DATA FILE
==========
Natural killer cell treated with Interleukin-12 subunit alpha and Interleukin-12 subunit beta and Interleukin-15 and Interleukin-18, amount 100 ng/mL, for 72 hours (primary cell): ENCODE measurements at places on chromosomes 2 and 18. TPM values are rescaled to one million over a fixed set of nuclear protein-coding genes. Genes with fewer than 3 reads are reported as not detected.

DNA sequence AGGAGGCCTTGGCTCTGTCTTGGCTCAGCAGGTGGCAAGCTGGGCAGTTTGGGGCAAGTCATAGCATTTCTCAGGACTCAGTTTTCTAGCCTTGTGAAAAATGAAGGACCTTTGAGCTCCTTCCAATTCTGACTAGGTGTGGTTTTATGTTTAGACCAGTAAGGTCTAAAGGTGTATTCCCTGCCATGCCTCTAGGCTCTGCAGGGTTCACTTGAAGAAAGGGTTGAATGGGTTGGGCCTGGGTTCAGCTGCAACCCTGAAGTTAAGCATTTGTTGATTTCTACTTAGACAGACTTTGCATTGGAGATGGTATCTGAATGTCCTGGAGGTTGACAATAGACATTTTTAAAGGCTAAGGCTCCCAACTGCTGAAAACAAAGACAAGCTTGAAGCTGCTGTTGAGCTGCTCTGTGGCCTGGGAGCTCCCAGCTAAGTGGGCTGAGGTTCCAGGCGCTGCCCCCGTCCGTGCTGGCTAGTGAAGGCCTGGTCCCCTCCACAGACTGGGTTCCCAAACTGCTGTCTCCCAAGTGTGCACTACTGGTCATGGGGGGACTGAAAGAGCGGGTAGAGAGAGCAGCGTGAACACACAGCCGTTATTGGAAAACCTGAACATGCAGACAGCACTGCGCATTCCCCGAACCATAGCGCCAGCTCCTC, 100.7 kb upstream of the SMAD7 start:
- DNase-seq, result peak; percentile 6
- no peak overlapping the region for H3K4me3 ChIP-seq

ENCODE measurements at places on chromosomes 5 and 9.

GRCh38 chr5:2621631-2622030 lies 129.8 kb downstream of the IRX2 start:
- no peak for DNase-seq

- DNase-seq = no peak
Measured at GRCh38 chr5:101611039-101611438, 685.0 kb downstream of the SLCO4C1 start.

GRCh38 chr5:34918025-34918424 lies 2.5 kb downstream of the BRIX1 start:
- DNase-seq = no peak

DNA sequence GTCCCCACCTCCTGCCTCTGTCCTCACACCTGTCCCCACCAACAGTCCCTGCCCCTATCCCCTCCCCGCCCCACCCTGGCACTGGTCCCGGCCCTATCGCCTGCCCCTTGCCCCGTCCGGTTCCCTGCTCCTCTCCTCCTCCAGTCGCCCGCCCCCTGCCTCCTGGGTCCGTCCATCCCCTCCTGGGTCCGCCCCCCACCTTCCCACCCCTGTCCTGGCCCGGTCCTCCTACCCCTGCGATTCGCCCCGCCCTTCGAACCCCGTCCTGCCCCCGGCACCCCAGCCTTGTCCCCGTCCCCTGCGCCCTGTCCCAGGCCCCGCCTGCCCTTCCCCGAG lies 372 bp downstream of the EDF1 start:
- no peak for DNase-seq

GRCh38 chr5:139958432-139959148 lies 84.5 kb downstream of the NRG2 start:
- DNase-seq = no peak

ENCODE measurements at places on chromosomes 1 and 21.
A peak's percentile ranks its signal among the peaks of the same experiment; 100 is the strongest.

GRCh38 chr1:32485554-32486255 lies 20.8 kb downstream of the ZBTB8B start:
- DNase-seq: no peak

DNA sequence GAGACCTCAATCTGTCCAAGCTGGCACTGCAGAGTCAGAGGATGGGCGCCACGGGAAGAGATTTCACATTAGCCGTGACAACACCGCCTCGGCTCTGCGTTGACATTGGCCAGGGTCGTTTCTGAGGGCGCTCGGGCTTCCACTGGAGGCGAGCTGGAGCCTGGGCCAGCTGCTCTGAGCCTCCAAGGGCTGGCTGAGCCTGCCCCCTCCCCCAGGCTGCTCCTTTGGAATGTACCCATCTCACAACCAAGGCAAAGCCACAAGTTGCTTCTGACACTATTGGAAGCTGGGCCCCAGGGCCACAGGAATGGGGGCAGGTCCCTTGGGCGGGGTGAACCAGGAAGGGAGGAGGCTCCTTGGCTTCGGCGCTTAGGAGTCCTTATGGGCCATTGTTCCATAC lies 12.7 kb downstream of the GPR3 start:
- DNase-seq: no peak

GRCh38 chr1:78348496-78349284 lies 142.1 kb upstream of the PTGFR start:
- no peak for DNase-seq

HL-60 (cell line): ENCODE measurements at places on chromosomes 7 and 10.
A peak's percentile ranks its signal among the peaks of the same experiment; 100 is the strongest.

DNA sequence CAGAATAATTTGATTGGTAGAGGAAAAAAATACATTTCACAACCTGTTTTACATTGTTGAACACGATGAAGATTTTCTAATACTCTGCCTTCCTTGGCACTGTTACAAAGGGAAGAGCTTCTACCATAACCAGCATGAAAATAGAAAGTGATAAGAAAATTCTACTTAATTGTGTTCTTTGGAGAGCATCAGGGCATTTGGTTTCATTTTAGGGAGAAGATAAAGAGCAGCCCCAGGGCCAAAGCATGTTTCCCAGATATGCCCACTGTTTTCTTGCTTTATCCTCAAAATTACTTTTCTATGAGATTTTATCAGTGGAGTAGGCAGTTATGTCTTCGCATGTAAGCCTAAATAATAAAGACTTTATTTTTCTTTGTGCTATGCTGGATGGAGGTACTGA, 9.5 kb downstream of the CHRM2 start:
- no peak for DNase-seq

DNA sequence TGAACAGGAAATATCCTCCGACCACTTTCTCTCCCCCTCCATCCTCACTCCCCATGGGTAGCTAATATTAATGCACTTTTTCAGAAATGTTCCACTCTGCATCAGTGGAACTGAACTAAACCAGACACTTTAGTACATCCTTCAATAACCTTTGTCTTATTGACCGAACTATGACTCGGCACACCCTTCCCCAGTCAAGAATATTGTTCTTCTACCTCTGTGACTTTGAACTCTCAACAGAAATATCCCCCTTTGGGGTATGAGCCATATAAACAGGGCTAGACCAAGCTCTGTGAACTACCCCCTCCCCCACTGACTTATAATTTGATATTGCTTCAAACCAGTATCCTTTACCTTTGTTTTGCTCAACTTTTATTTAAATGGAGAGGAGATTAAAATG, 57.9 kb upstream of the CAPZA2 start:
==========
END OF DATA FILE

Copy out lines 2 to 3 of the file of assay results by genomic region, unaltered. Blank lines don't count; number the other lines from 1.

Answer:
DNA sequence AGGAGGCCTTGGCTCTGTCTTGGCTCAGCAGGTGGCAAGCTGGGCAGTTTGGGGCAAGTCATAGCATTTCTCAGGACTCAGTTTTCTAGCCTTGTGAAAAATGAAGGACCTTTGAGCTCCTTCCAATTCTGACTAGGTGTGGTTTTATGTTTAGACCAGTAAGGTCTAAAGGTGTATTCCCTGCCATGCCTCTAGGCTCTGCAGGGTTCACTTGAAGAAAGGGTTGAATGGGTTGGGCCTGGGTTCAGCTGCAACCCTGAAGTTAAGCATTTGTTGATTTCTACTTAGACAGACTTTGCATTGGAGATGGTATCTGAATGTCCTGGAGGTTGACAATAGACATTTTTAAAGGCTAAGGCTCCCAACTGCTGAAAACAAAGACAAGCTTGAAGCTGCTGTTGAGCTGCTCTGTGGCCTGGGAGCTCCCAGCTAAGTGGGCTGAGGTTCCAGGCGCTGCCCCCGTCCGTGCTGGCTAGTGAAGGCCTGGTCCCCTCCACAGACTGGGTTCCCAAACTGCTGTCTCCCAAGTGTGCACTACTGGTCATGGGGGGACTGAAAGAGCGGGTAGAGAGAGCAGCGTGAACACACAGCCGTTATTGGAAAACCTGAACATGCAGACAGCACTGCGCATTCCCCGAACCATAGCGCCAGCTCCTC, 100.7 kb upstream of the SMAD7 start:
- DNase-seq, result peak; percentile 6